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[] Blue Cascades: critical-infrastructure-protection Uebung, Portland, 12.6.,

Exercise Exposes Vulnerabilities

JULY 08, 2002

Understanding the threats posed by cyberattacks against the nation's
critical telecommunications, energy and emergency infrastructures has
given way to learning about how failures in one industry segment can
affect other sectors.

That was the conclusion of the Blue Cascades critical-infrastructure
protection exercise that was held June 12 in Portland, Ore. A detailed
action plan based on the results of Blue Cascades is scheduled to be
completed this week.

The exercise was the second such regional critical-infrastructure
protection exercise sponsored by the Pacific Northwest Economic
Region, a public/private partnership created by five U.S. states and
three Canadian provinces. The first exercise, code-named Black Ice and
held in Salt Lake City in November 2000, demonstrated how the effects
of a major terrorist attack or natural disaster could be made
significantly worse by a simultaneous cyberattack.

"Blue Cascades and Black Ice centered on prolonged power outages that
were accompanied by natural gas infrastructure and telecommunications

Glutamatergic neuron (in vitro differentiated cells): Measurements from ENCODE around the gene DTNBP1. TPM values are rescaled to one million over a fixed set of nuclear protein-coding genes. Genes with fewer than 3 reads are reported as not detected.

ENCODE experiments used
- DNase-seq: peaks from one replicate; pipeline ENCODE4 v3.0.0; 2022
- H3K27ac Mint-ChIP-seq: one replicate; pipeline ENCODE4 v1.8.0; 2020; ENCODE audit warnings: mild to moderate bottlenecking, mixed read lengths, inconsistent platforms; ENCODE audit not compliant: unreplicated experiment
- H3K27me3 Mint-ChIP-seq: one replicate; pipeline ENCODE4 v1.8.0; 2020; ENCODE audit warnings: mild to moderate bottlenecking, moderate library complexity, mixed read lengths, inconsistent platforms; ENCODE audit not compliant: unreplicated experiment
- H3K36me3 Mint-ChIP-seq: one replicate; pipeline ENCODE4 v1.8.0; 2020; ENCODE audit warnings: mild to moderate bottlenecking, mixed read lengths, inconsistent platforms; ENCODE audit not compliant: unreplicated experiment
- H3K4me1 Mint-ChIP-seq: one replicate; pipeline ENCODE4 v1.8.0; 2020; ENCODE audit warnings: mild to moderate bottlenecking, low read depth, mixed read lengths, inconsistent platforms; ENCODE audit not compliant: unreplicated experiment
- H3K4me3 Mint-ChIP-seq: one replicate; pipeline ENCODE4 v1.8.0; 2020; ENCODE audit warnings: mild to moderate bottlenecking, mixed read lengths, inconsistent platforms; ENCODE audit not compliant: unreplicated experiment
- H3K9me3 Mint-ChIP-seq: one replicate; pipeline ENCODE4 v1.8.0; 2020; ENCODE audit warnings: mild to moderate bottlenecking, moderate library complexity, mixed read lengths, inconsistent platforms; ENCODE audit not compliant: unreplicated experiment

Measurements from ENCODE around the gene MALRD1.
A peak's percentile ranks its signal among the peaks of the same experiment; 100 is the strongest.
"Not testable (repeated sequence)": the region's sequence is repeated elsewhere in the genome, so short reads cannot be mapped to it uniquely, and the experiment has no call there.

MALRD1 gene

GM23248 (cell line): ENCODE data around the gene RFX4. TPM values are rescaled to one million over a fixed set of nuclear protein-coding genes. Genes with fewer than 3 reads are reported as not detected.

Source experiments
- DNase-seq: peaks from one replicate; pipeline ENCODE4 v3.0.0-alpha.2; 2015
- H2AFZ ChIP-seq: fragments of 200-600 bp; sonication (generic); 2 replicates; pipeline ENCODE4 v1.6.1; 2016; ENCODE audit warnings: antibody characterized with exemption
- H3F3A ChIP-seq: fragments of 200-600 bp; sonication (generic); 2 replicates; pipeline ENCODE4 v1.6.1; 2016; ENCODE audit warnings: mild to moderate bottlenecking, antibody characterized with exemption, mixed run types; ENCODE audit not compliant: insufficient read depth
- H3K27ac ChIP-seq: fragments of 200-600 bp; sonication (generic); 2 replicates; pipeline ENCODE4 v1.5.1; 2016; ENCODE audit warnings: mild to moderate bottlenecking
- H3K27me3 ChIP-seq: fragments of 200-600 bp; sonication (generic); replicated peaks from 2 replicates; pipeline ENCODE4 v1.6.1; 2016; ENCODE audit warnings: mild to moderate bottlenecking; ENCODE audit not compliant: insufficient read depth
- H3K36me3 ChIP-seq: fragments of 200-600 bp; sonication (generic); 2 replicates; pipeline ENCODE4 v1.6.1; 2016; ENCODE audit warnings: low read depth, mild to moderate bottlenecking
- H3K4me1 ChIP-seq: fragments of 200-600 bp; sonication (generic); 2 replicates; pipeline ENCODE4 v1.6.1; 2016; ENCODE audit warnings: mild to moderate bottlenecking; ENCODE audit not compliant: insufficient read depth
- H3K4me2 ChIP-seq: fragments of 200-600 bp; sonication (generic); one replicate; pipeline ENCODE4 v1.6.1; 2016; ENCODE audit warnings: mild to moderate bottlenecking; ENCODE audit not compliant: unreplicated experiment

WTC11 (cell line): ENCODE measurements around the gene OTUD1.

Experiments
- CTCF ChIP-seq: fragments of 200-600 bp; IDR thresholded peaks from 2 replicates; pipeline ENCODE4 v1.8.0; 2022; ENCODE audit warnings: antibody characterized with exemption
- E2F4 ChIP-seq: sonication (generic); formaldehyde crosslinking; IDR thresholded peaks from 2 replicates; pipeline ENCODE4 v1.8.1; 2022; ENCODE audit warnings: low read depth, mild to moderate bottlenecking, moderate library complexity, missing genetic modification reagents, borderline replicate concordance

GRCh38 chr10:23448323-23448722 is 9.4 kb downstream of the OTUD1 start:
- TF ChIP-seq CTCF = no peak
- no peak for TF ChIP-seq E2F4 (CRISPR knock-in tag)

failures stemming from unknown causes," said Paula Scalingi, former
director of the U.S. Department of Energy's Critical Infrastructure
Protection Office and now a private consultant. Scalingi, who took
part in both exercises, said response and reconstitution of services
was hampered by infrastructure interdependencies during both

The Pacific Northwest's infrastructure systems are highly integrated
with Canada's. For example, more than 80% of the region's natural gas
supply flows south from Canada through pipelines that are dependent on
IT-based control systems, prompting a need for what state and local
officials characterized as a multiyear effort to develop "a
disaster-resistant region."

"Sept. 11 demonstrated that U.S. intelligence cannot provide the
necessary alert and warning to prevent terrorists from striking," said
Scalingi. Instead, it's up to regional officials to prepare "to deal
with the unthinkable," she said.

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